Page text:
Assessment Overview

The 2011, 2014 and 2015 assessments used the same methodology, with multiple data collection methods, including interviews, Behavioral Anchored Rating Scales (BARS)** and a SC survey.  Following are selected highlights from the 2015 report.

DOE’s Office of River Protection (ORP) has management responsibility for the WTP project.  In general, ORP personnel feel more positive about the organization’s SC than they did during the 2014 assessment.  Feelings of confusion about ORP’s more collaborative relationship with Bechtel (the prime contractor) have lessened.  ORP management is perceived to be more open to constructive criticism.  Concerns remain with lack of transparency, trust issues and the effectiveness of the problem resolution process.

Bechtel personnel were more positive than in either previous SC assessment.  Bechtel has undertaken many SC-related initiatives including the promotion of a shared mental model of the project by senior Bechtel managers.  In 2014, Bechtel Corporate’s role in project decision making was perceived to skew against SC concerns.  The creation of a new Bechtel nuclear business unit has highlighted the special needs of nuclear work. (pp. 2, 39)  On the negative side, craft workers remain somewhat suspicious and wary of soft retributions, e.g., being blamed for their own industrial mishaps or having their promotion or layoff chances affected by reporting safety issues.

See this newspaper article*** for additional details on the report’s findings. 

Critical Success Factors for a Healthy SC

We always look at the following areas for evidence of SC strength or weakness: management’s decision making process, recognition and handling of goal conflicts, the corrective action program and financial incentives.

Decision Making

Both ORP and Bechtel interviewees complained of a lack of basis or rationale for different types of decisions. (pp. 9, 16)  Some ORP and Bechtel interviewees did note that efforts to clarify decision making are in process. (pp. 13, 32)  Although the need to explain the basis for decisions was recognized, there was no discussion of the decision making process itself.  This is especially disappointing because decision making is one of the possible behaviors that can be included in a BARS analysis, but was not chosen for this assessment.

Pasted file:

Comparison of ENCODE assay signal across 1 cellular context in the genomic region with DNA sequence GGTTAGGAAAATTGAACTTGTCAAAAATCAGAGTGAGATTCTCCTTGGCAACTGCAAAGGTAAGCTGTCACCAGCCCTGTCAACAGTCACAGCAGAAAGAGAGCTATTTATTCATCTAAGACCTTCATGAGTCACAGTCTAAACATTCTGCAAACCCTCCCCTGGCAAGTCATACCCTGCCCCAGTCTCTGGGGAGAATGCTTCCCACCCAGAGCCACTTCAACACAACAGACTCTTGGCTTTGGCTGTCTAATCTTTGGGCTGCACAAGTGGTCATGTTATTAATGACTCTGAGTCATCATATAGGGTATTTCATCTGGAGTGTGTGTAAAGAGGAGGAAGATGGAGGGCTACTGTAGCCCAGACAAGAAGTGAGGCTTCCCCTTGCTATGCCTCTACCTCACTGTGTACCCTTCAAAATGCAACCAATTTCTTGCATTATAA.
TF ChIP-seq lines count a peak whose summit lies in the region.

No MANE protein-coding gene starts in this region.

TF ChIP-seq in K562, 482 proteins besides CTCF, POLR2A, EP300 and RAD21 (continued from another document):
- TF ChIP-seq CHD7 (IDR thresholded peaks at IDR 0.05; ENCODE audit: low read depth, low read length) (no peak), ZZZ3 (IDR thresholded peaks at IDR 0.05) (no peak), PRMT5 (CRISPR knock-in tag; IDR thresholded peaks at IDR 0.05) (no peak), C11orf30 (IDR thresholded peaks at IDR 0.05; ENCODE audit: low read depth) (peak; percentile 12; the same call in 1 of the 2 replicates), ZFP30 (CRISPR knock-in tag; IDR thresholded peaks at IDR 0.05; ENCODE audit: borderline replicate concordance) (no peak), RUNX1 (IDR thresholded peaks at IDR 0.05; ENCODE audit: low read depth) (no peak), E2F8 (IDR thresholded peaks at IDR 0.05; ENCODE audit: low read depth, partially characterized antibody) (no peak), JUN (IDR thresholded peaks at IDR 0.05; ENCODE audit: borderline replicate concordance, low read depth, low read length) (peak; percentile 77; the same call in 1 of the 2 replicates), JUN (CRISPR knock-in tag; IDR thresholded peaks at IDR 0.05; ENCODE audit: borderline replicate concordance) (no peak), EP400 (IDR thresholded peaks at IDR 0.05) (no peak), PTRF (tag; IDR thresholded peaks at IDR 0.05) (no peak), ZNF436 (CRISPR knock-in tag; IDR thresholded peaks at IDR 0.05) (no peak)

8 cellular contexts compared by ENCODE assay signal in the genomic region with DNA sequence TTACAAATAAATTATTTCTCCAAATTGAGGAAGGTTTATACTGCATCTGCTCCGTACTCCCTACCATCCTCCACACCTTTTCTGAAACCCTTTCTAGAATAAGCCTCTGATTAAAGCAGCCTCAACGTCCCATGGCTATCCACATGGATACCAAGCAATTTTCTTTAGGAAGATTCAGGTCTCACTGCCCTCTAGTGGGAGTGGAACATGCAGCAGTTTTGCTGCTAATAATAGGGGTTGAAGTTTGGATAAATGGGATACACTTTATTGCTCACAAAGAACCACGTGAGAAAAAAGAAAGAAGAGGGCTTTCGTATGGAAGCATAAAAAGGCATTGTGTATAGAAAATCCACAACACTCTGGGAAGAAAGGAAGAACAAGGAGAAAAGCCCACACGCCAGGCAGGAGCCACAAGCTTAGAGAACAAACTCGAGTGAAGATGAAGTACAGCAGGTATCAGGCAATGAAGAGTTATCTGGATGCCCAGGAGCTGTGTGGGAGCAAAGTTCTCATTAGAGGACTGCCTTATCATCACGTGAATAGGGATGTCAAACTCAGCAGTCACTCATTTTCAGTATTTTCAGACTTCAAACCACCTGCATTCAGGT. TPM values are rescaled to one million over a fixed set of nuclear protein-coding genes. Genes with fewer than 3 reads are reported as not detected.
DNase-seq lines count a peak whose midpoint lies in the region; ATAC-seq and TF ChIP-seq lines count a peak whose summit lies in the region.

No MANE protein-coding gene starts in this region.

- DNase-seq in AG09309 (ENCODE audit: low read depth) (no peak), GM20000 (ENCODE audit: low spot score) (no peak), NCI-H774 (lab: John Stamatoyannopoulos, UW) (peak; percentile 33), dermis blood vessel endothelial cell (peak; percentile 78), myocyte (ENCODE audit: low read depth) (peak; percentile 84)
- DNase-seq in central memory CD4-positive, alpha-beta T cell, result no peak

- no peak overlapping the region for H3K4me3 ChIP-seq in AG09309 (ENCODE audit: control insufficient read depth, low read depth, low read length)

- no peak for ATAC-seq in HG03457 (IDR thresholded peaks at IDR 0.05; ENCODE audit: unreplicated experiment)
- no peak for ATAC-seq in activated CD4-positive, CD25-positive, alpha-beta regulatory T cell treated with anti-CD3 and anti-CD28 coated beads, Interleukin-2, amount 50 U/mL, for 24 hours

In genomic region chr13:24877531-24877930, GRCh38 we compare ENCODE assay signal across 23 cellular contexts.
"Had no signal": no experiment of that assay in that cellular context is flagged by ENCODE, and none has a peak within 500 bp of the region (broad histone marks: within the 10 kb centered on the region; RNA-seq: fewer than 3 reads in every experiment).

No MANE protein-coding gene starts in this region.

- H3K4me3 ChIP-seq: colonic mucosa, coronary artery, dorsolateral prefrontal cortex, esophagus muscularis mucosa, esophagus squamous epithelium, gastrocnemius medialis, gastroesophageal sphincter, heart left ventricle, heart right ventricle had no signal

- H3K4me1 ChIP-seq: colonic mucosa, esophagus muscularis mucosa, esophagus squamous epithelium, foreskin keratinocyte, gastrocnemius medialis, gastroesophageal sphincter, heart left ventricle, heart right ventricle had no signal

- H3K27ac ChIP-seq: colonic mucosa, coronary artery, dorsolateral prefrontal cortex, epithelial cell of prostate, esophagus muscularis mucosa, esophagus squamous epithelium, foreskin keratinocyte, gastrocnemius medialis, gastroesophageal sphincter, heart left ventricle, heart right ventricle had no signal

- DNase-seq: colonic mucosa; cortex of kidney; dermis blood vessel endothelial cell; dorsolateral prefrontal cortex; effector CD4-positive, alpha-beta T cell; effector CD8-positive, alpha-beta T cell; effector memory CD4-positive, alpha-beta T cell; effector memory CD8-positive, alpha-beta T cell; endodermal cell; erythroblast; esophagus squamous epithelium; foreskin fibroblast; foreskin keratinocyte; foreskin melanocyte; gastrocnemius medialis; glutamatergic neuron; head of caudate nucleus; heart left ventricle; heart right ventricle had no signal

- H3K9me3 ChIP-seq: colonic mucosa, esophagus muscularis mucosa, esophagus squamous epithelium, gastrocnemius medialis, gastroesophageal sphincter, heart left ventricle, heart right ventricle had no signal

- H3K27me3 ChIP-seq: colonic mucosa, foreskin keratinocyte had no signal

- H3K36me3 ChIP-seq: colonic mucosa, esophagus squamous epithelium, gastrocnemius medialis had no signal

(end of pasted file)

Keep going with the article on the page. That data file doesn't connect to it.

Goal Conflicts

Conflicts among cost, schedule and safety goals did not rise to the level of a reportable problem.  ORP interviewees reported that cost and schedule do not conflict with safety in their individual work. (p. 6)  Most Bechtel interviewees do not perceive schedule pressures to be the determining factor while completing various tasks. (p. 23)  Overall, this is satisfactory performance.

Corrective Action Program

We believe how well an organization recognizes and permanently resolves its problems is important.  Problem Identification and Resolution was one of the traits evaluated in the assessment.  ORP interviewees said that current safety concerns are being addressed.  The historical lack of management feedback on problem resolution is still a disincentive for reporting problems. (pp. 8-9)  Some Bechtel interviewees said “issue resolution with management engagement was the single most positive improvement in problem resolution, . . .” (p. 24)  This performance is minimally acceptable but needs ongoing attention.

Financial Incentives

DOE’s contract with Bechtel now includes incentives for Bechtel if it self-identifies problems (rather than waiting for DOE or some other party to identify them).  ORP believes the incentives are a positive influence on contractor performance. (p. 8)  Bechtel interviewees also believe the new contract has had a positive impact on the project.  However, Bechtel has a goal to reduce legacy issues and some believe the contract’s emphasis on new issues distracts from addressing legacy problems. (pp. 24-25)  The assessment had no discussion of either ORP or Bechtel senior management financial incentives.  The new contract conditions are good; ignoring senior management incentives is unacceptable.